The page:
Hypoglycemic Brain Damage
Hypoglycemic brain damage is a different global brain insult from cardiac arrest encephalopathy. We here follow the path of glucose from blood to the brain interstitial space, into the cell, through glycolysis into the Krebs cycle, including the consequent new homeostasis in amino acid metabolism that gives rise to increased aspartic acid within cells. Leakage of aspartate massively floods the extracellular space to kill neurons, while continued turning of a truncated form of the Krebs cycle keeps most brain cells alive. Endogenous substrates are utilized, chiefly phospholipids and fatty acids. The duration of tolerable insult is much longer for hypoglycemia than ischemia, which also releases more glutamate than aspartate into the brain interstitium. The neuropathology in humans is not always distinguishable, but if there is dentate gyrus destruction, a very late event in global ischemia, the distinction of hypoglycemic from ischemic damage can be made. Hypoglycemic brain damage occurs in hospitals, attempted suicide and homicide.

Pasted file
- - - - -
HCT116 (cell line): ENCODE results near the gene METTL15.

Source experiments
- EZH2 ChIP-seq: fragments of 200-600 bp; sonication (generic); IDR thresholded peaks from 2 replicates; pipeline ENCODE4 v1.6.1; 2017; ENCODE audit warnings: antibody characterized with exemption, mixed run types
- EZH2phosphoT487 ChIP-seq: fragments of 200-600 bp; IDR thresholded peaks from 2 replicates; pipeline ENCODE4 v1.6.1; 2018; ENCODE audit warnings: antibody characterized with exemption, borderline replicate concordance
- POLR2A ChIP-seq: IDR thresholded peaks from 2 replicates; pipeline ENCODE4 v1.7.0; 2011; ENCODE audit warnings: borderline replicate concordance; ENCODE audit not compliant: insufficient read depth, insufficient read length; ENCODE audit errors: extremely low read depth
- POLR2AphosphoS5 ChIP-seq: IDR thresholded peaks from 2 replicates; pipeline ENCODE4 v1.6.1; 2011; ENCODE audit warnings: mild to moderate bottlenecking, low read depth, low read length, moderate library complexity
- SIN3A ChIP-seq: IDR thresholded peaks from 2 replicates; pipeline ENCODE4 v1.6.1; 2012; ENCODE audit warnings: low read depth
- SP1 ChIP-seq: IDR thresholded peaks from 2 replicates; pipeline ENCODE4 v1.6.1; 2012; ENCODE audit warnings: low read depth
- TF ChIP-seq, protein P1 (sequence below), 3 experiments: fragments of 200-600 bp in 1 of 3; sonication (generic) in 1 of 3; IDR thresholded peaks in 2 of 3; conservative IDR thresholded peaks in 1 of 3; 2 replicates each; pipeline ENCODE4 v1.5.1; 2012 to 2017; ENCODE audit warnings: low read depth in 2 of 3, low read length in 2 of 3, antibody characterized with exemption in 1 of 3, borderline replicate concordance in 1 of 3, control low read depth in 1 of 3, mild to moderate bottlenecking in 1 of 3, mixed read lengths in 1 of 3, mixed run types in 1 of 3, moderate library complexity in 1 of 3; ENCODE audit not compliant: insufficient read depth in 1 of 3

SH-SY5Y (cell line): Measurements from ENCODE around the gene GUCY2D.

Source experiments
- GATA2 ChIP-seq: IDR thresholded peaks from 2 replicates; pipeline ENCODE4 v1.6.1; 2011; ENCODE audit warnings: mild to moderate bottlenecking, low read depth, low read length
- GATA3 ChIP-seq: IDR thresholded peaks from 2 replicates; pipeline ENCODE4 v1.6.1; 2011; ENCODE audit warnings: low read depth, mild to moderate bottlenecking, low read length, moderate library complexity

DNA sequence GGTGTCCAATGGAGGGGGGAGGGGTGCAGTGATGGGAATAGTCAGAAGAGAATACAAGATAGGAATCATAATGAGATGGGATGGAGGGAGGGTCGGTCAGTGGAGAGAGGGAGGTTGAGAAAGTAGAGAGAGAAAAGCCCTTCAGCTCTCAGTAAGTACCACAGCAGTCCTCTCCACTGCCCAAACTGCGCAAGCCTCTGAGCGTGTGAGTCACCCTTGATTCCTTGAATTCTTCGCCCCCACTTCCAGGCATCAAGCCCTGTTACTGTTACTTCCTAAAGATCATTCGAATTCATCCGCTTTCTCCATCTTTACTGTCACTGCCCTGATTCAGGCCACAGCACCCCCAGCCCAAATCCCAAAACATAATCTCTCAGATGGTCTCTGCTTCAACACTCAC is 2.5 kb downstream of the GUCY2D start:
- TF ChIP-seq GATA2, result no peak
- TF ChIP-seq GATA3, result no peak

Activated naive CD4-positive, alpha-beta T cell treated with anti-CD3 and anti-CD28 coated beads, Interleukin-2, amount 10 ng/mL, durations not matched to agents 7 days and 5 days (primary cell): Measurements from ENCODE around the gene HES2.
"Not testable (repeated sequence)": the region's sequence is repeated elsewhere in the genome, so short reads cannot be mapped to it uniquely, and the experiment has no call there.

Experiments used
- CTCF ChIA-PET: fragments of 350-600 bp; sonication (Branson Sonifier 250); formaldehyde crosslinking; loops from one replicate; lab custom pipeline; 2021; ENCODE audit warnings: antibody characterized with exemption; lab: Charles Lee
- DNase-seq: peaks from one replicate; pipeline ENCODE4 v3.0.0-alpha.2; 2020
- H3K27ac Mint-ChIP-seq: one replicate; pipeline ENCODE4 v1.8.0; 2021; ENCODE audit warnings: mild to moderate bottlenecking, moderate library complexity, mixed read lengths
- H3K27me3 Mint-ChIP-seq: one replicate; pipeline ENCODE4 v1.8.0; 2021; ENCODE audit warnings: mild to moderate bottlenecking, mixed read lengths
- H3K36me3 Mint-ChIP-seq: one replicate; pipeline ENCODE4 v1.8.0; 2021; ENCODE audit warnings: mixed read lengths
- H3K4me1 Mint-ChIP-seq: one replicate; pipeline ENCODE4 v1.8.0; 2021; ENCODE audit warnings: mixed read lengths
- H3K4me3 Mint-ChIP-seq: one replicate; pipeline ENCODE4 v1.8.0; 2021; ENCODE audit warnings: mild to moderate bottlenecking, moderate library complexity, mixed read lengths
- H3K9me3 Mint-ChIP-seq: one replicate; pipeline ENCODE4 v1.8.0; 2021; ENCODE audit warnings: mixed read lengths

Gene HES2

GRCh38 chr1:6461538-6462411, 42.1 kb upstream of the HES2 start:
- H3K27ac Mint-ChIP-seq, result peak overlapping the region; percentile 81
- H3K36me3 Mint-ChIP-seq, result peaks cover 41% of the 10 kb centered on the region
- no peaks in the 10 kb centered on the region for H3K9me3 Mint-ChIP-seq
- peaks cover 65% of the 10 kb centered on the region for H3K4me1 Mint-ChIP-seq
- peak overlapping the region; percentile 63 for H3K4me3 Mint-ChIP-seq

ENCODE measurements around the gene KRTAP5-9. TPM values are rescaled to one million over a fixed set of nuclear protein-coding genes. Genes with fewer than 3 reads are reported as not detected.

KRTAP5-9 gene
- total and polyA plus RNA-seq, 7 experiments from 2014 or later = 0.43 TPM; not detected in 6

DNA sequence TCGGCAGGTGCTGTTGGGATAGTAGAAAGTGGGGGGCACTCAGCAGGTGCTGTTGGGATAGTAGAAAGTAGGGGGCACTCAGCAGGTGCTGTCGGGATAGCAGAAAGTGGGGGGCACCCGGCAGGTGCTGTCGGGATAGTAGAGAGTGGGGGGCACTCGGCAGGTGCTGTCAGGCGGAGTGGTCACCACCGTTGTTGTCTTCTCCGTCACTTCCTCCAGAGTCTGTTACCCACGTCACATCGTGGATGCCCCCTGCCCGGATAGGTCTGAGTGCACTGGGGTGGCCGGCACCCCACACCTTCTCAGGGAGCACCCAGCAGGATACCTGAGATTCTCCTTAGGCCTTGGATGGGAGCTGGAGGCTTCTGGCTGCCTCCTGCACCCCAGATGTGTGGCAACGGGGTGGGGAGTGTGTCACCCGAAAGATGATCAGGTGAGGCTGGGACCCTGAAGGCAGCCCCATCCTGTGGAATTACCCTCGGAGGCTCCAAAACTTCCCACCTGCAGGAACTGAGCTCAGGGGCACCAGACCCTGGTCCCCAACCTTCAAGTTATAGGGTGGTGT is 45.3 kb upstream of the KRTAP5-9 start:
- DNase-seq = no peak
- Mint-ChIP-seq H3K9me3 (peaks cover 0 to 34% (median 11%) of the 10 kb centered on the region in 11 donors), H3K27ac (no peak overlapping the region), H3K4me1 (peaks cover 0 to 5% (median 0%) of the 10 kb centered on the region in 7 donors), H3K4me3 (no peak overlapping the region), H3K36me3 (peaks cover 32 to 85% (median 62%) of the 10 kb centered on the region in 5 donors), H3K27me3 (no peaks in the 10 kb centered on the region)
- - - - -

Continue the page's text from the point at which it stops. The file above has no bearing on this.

KeywordsHypoglycemia Clinical Experimental Glucose EEG Cortex Hippocampus Electron Microscopy
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